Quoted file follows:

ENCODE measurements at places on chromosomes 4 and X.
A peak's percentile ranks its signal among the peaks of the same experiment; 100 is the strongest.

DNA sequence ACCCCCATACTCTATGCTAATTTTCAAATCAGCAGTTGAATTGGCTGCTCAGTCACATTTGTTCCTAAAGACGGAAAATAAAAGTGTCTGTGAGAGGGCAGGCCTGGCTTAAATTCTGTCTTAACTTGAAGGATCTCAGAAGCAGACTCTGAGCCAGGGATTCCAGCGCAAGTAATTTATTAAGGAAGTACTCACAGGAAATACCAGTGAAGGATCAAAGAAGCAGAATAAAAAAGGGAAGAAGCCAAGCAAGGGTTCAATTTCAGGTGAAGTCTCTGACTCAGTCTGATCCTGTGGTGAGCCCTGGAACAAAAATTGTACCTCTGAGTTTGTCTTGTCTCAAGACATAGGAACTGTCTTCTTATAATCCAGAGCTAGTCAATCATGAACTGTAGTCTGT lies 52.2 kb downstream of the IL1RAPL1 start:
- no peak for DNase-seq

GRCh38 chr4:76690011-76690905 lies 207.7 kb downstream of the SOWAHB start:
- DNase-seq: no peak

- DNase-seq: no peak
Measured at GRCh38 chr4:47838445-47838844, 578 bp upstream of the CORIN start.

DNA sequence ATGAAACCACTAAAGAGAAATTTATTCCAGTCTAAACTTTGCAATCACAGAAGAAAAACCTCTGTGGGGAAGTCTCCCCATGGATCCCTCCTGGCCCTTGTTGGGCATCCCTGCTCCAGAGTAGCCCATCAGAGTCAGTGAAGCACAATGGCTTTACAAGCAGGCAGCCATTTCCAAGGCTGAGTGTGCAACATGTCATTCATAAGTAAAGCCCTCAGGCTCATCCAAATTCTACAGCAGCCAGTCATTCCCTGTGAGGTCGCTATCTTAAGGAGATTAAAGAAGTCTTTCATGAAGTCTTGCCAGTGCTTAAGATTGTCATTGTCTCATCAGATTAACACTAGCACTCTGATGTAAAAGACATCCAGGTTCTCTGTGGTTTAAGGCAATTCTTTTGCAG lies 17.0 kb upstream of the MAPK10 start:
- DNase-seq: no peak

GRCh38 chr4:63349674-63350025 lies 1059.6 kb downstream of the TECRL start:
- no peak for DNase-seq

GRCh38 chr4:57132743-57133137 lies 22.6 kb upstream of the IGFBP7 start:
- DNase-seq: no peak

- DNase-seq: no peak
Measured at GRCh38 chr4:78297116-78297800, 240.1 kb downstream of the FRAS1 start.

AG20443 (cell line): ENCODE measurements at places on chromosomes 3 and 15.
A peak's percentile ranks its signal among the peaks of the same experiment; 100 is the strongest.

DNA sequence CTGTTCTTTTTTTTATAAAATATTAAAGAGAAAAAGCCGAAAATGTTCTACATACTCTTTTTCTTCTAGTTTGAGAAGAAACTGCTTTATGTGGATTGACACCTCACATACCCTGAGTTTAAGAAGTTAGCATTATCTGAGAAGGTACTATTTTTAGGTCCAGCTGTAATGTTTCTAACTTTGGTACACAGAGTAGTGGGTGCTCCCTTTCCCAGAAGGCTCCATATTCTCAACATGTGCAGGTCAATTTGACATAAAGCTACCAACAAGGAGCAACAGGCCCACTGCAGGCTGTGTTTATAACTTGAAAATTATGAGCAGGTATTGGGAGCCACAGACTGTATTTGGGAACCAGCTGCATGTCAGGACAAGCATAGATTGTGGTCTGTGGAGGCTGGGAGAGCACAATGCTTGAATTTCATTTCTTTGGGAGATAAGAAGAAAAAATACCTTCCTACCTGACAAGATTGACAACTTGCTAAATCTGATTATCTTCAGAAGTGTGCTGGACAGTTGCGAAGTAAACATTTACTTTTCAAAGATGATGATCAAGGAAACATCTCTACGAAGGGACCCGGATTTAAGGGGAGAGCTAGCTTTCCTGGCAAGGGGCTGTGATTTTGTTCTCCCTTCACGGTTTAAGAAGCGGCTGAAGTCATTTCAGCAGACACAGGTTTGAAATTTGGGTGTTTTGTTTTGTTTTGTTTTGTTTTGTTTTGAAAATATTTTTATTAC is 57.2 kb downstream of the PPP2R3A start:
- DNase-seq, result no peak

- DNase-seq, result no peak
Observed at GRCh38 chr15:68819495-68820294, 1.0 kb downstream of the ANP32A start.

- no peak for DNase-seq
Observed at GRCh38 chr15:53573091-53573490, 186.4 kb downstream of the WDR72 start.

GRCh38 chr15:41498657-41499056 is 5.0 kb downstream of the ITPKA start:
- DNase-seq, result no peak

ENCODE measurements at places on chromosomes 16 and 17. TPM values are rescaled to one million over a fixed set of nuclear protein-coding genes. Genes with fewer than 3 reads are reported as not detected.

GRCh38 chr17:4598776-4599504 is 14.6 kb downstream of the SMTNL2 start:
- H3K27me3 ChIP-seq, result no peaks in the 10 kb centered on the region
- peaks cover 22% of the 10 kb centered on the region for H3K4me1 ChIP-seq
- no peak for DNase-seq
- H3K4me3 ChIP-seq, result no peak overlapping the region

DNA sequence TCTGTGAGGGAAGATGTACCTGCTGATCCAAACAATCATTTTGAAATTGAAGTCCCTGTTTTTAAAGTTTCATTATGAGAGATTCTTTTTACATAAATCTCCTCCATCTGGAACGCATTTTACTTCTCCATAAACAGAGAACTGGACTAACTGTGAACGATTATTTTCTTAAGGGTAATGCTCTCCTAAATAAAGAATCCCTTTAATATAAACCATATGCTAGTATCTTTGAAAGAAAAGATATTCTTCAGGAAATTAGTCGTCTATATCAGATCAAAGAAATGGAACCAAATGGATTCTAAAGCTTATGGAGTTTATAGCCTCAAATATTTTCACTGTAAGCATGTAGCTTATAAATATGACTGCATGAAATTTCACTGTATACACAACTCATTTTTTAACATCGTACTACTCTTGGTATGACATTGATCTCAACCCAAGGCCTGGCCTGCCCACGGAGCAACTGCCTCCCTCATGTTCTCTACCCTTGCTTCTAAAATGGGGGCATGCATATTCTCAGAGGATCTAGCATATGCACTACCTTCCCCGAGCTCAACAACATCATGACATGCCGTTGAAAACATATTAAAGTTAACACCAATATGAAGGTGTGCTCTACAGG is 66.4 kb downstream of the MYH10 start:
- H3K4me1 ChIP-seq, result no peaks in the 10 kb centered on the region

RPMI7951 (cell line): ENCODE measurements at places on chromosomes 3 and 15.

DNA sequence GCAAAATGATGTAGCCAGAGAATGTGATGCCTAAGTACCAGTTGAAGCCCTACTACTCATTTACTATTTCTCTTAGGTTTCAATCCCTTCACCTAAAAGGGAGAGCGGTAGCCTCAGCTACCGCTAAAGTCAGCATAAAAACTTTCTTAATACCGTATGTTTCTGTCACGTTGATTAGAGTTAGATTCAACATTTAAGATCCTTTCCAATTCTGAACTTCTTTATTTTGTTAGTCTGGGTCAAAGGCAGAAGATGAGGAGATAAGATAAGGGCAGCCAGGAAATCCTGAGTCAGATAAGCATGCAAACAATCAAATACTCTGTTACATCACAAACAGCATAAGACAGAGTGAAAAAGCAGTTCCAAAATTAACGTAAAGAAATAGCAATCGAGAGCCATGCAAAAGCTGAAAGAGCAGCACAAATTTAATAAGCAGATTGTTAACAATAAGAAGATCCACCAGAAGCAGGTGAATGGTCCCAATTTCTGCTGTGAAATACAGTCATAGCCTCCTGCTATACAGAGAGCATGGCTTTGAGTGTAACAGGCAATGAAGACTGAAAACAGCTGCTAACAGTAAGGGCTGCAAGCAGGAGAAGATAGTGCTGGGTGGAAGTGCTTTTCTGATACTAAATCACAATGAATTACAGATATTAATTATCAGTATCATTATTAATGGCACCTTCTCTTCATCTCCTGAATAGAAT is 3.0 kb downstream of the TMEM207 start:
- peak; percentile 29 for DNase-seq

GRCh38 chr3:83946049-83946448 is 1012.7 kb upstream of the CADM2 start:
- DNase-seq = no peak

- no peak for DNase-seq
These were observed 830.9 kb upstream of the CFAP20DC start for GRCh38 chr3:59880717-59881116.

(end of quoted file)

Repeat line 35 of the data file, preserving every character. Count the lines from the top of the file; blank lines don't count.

RPMI7951 (cell line): ENCODE measurements at places on chromosomes 3 and 15.